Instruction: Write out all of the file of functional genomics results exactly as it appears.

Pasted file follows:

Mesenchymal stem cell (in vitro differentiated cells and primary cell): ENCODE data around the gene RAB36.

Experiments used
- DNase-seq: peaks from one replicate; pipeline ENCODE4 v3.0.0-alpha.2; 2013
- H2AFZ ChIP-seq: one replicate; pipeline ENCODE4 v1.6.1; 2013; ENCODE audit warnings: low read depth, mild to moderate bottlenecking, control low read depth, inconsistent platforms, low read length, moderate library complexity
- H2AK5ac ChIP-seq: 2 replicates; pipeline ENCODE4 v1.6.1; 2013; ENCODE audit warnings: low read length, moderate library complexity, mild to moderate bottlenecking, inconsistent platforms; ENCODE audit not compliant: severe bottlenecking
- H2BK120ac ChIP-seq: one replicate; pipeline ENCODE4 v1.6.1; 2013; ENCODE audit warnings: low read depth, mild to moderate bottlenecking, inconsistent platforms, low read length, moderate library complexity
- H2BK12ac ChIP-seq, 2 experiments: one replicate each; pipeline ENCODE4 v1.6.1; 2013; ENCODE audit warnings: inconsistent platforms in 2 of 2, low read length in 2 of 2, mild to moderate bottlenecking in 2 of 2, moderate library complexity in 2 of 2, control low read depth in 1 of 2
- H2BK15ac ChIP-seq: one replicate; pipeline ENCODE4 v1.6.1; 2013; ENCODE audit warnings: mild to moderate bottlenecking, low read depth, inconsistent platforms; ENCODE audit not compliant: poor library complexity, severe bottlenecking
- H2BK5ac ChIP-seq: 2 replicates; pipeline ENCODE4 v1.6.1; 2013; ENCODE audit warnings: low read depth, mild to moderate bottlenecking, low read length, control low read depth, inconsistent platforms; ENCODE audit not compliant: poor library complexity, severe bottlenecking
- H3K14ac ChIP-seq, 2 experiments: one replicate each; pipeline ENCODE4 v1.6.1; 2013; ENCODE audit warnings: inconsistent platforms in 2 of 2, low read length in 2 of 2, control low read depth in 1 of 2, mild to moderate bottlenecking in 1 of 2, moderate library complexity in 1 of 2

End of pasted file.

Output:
Mesenchymal stem cell (in vitro differentiated cells and primary cell): ENCODE data around the gene RAB36.

Experiments used
- DNase-seq: peaks from one replicate; pipeline ENCODE4 v3.0.0-alpha.2; 2013
- H2AFZ ChIP-seq: one replicate; pipeline ENCODE4 v1.6.1; 2013; ENCODE audit warnings: low read depth, mild to moderate bottlenecking, control low read depth, inconsistent platforms, low read length, moderate library complexity
- H2AK5ac ChIP-seq: 2 replicates; pipeline ENCODE4 v1.6.1; 2013; ENCODE audit warnings: low read length, moderate library complexity, mild to moderate bottlenecking, inconsistent platforms; ENCODE audit not compliant: severe bottlenecking
- H2BK120ac ChIP-seq: one replicate; pipeline ENCODE4 v1.6.1; 2013; ENCODE audit warnings: low read depth, mild to moderate bottlenecking, inconsistent platforms, low read length, moderate library complexity
- H2BK12ac ChIP-seq, 2 experiments: one replicate each; pipeline ENCODE4 v1.6.1; 2013; ENCODE audit warnings: inconsistent platforms in 2 of 2, low read length in 2 of 2, mild to moderate bottlenecking in 2 of 2, moderate library complexity in 2 of 2, control low read depth in 1 of 2
- H2BK15ac ChIP-seq: one replicate; pipeline ENCODE4 v1.6.1; 2013; ENCODE audit warnings: mild to moderate bottlenecking, low read depth, inconsistent platforms; ENCODE audit not compliant: poor library complexity, severe bottlenecking
- H2BK5ac ChIP-seq: 2 replicates; pipeline ENCODE4 v1.6.1; 2013; ENCODE audit warnings: low read depth, mild to moderate bottlenecking, low read length, control low read depth, inconsistent platforms; ENCODE audit not compliant: poor library complexity, severe bottlenecking
- H3K14ac ChIP-seq, 2 experiments: one replicate each; pipeline ENCODE4 v1.6.1; 2013; ENCODE audit warnings: inconsistent platforms in 2 of 2, low read length in 2 of 2, control low read depth in 1 of 2, mild to moderate bottlenecking in 1 of 2, moderate library complexity in 1 of 2